Melting Chocolate

During the Christmas Season it is tradition to make numerous delectable goodies to share with others.

It’s a great way to have cheaper holiday treats, a backup treat for those expected, and unexpected holiday gatherings, and a great way to share goodies, and love and holiday spirit with all those around you.

And as my mom said: “What else was I gonna do with you guys over the break!?”

Over the years I have developed an affinity for goodies dipped in chocolate. (And honestly, who hasn’t)

As many people who have created various chocolaty goodies have discovered, chocolate is a temperamental beast that can be coaxed into a purring best friend when treated correctly. And who can turn on you like a vicious mother bear protecting its young.

Over the years, and through many MANY vicious mother bear attacks, I have come up with some tips and tricks to make chocolate your best friend for life!

(At least in your food)

There are 3 different chocolate bases I will explain. Each kind can be melted on a stove top or microwave.

I want to make a note about microwave melting. Every microwave is different. And the heat settings are different. Do not always trust the package instructions on how to melt your chocolate in the microwave. Here are some tips for microwave melting:

  1. Use a glass bowl! Trust me. The heat is dispersed more evenly without over heating the bowl and burning your hand.
  2. Do Not heat your chocolate for more than 30 seconds at a time!! Seriously guys. Some packages say 1 minute. Even on a low setting that is a good way to burn your chocolate. And once you burn chocolate you can’t use it, no matter what you do to it. It’s no good.

I start with 30 seconds, and then I stir. If my chocolate is not melted enough by then I will put it back in for 10 seconds, remove and stir again. If it is still not the right consistency I will put it in for another 10 seconds. By then it should be ready. If not give it some breathing time for a few minutes then pop it back in for no more for 10 seconds!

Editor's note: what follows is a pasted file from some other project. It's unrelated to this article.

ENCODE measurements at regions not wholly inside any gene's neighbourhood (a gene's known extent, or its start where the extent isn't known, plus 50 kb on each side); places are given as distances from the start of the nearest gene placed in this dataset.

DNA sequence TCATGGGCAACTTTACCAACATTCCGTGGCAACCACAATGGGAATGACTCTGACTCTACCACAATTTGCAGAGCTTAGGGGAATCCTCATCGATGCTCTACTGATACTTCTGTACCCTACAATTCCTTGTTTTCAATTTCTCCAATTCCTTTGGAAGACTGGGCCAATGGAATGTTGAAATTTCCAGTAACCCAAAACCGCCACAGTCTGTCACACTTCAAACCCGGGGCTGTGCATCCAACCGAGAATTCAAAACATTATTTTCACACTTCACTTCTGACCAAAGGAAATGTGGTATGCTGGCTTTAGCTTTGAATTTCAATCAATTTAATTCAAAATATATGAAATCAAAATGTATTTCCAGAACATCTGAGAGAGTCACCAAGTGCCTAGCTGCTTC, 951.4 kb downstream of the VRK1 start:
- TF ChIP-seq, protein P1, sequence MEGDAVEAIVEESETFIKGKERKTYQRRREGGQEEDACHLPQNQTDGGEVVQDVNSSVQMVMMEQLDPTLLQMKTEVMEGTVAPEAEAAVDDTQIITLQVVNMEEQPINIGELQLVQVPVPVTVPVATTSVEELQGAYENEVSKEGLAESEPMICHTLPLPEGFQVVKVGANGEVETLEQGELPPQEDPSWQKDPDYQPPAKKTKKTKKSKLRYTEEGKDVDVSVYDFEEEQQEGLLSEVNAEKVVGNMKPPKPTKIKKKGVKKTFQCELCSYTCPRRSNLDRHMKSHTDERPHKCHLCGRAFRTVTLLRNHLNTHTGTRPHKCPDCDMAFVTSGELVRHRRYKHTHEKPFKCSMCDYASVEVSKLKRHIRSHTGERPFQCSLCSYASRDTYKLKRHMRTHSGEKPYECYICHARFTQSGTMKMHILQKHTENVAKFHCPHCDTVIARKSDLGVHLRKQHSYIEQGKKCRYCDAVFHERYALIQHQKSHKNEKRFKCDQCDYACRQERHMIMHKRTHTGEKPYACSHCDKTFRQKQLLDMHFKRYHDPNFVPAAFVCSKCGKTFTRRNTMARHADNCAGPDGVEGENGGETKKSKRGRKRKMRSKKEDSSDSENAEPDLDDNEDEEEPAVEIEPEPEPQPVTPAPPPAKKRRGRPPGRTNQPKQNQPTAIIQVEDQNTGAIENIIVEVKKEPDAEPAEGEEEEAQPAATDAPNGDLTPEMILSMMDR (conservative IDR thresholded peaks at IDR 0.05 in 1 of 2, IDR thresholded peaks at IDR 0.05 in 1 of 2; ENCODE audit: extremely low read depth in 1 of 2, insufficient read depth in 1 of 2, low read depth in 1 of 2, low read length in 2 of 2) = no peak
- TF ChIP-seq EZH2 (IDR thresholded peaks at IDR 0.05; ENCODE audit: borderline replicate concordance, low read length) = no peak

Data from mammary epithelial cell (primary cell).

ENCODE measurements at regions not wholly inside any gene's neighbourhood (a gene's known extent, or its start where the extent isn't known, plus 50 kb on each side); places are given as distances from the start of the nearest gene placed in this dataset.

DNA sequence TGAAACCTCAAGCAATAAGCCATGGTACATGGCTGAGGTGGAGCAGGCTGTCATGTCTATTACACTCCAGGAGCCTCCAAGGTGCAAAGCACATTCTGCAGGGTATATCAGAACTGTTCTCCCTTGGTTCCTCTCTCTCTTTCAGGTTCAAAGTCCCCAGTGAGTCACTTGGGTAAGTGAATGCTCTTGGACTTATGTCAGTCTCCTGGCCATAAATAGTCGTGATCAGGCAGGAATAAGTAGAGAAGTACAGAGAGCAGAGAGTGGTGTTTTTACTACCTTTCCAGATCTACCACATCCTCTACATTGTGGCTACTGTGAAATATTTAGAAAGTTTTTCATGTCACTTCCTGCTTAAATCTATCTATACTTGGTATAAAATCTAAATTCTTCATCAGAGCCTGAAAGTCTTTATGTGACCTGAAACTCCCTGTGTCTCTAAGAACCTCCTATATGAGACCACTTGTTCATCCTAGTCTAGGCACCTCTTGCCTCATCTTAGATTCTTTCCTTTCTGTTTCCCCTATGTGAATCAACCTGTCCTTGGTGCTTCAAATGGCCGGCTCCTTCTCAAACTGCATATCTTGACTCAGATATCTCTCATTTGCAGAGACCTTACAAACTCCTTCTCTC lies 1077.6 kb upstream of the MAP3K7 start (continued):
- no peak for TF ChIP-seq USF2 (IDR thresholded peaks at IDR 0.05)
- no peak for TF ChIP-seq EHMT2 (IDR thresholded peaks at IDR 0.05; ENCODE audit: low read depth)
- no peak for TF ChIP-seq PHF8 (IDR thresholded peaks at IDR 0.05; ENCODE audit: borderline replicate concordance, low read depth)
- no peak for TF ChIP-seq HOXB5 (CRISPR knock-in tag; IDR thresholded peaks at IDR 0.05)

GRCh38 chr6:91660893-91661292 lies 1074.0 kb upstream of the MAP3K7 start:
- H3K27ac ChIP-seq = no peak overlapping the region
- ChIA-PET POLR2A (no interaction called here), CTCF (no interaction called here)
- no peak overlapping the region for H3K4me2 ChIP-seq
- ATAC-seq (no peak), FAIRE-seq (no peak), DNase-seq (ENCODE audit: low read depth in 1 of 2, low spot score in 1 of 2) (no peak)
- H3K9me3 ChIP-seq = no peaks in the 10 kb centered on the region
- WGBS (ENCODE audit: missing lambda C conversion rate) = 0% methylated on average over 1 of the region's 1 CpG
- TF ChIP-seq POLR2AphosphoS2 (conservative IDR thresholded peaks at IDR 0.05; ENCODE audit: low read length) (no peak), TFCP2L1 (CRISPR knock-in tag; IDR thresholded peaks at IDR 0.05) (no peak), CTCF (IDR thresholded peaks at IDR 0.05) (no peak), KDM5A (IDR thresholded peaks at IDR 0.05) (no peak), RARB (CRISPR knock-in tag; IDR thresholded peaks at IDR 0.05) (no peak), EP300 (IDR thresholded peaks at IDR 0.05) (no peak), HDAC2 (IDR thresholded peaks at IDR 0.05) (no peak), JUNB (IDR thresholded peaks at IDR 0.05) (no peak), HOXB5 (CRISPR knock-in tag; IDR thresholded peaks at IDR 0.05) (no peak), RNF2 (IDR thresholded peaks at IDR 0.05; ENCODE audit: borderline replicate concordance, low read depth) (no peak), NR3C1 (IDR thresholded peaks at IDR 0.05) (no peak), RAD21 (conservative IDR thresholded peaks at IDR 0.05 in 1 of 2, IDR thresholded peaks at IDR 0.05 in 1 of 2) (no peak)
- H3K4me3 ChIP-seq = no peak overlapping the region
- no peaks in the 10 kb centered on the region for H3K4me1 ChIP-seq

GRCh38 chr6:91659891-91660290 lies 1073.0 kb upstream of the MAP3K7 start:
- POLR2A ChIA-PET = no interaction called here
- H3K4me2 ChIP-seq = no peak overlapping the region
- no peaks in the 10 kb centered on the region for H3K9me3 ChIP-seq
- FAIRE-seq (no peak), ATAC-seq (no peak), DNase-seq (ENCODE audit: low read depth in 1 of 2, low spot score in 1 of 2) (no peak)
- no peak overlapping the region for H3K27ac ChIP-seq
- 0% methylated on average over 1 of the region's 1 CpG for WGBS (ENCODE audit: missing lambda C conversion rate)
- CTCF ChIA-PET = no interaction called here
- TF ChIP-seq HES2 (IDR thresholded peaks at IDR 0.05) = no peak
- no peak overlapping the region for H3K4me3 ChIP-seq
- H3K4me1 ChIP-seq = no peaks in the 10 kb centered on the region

1. Add some oils. Adding a teaspoon of butter, margarine, shortening, or an oil as you melt your chocolate will help to keep it from burning as easy and will help it stay liquid longer. And if for whatever reason you need to save some chocolate and melt it again later it will be easier to melt the second time around.


  1. Almond Bark (also comes in chocolate)

Commonly used for dipping goodies in. A substitute for white chocolate. I use it for dipping cookies as well pretzels and for making my peppermint bark. I find that this product only comes out in most stores around the Christmas Season, though it has been known to appear in a local Thriftway during the year.

(The package will give pretty good directions on how to melt this chocolate which I found works for this type.)

Because of the ingredients this is one type that can be melted straight on the stove top without any worries. It will melt evenly and stay liquid while it is warm but also hardens nicely when cooled. When I use it for the peppermint bark I mix crushed candy canes and it works well with the candy.

On stove top (1 pot):

  1. Place in a pot on medium heat, stirring frequently.
  2. Once melted turn down heat to low. Be sure to check on the consistency to avoid over burning or hardening.
  3. If hardening does occur heat up slightly till melted.

    This is what it should look like when all melted.

Bakers Chocolate